G20 finance ministers ask eurozone to boost rescue fund
Eurozone countries need to put more money in their rescue fund before G20 nations can step in to help them, the G20 finance ministers have said.
They said such a move was "essential" to their decision to provide more resources to the International Monetary Fund (IMF) to help the region.
Earlier this month, eurozone leaders set up a permanent bailout fund of 500bn euro ($673bn; £420bn).
There are concerns the fund may not be able to rescue a deeply indebted state.
"We have to see the colour of the eurozone's money first - and quite frankly, that hasn't happened," the British chancellor George Osborne said.
"Until it does, there's no question of extra IMF money from Britain or probably anyone else."
The German factor
Any move to boost the eurozone rescue fund is likely to put more pressure on the leading eurozone economies, especially Germany.
The eurozone's biggest economy has so far resisted calls to increase the size of the bailout fund and sent mixed signals regarding whether it was prepared to change its stance.
On the eve of the G20 meeting, German finance minister Wolfgang Schauble wrote in an article published in the Mexican newspaper El Universal that he was against such a move.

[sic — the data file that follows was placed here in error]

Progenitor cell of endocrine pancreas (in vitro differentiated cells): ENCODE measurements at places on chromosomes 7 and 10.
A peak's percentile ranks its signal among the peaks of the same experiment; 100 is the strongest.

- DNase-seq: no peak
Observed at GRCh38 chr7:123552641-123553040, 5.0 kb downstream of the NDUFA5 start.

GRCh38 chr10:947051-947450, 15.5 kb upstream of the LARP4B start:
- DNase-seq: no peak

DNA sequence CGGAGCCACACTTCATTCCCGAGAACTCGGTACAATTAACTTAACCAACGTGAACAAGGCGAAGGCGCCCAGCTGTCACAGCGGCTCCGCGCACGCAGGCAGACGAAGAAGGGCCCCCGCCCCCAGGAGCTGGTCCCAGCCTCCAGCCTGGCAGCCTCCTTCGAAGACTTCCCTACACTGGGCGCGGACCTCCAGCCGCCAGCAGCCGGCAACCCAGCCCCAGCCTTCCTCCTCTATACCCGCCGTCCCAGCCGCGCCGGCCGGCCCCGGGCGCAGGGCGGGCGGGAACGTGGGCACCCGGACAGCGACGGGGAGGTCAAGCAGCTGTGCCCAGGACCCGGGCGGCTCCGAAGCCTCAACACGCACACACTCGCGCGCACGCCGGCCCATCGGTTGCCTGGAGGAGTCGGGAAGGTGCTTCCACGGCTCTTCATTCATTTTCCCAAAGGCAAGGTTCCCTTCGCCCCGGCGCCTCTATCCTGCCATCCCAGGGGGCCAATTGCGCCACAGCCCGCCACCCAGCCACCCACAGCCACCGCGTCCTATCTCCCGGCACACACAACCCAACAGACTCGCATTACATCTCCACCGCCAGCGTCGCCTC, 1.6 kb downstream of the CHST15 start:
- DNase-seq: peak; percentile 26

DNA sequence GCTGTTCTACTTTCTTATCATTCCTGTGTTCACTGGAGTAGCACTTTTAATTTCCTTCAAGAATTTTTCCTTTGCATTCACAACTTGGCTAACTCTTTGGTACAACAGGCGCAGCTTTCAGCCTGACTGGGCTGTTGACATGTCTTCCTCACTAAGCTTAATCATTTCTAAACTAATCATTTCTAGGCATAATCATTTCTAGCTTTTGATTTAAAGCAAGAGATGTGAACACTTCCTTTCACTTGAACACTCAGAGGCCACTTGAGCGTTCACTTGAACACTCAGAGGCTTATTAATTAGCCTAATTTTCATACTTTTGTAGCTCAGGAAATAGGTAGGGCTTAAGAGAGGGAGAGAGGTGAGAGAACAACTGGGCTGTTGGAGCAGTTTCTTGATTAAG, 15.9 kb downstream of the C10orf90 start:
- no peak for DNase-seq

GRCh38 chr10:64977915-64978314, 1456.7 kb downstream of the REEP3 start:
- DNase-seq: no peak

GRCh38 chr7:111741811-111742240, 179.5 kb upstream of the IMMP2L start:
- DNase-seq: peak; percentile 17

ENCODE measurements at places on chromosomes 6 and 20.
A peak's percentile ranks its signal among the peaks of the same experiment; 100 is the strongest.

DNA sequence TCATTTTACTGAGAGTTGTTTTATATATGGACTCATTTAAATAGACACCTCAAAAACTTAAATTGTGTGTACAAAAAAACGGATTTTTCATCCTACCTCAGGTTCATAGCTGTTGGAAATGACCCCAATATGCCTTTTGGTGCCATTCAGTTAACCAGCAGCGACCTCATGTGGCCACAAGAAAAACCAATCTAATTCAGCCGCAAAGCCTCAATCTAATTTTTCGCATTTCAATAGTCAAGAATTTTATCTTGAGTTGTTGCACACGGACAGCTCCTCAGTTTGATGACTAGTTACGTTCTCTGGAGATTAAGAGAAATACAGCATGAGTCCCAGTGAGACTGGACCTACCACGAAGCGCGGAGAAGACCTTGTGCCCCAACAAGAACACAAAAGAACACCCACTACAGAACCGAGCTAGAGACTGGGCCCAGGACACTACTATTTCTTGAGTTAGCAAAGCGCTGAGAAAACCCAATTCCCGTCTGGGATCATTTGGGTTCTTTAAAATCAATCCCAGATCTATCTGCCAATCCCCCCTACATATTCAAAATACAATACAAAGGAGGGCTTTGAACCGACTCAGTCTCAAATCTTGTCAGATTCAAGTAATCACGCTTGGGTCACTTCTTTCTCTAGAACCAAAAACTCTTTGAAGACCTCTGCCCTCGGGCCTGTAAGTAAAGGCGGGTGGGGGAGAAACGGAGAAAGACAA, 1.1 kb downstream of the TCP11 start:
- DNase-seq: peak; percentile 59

"Should we increase even more the firewalls? The response is a resounding no," he wrote.
"This would not only not solve the problems of debt and competitiveness that brought the affected countries to their current state of affairs, it would also discourage their governments from carrying out consolidation and reform."
However, after the meeting, Mr Schauble said that eurozone leaders would look into the matter and take a decision as early as next month.
Meanwhile, Olli Rehn, European Commissioner for Economic and Monetary Affairs urged the region's leaders to solve the issue as soon as possible.
"One of the crucial lessons of this crisis has been that... the longer we wait the more costly it tends to get," he said.
The eurozone debt crisis has seen growth slowing down in the region's economies.
Italy and the Netherlands both slipped into a recession in the last quarter of 2011. They saw their economies shrink by 0.7% during the three months to the end of December, the second consecutive quarter of economic contraction.
Germany had its first negative quarter since 2009 with a decline of 0.2% in the October to December quarter, compared with the previous three months.
The fear is that if not controlled and solved in time, the region's debt crisis may start to hurt global economic growth.
The eurozone is a key market for Asia exports. As growth slows down in the region, consumer demand is likely to fall and hurt Asia's export-dependent economies.
The G20 finance ministers warned that risks to global economic growth continue to remain high.
"The international economic environment has continued to be characterized by an uneven performance, with weak growth in advanced economies and a stronger, albeit slowing, expansion in emerging markets," the ministerssaid in a joint statementissued after the meeting in Mexico.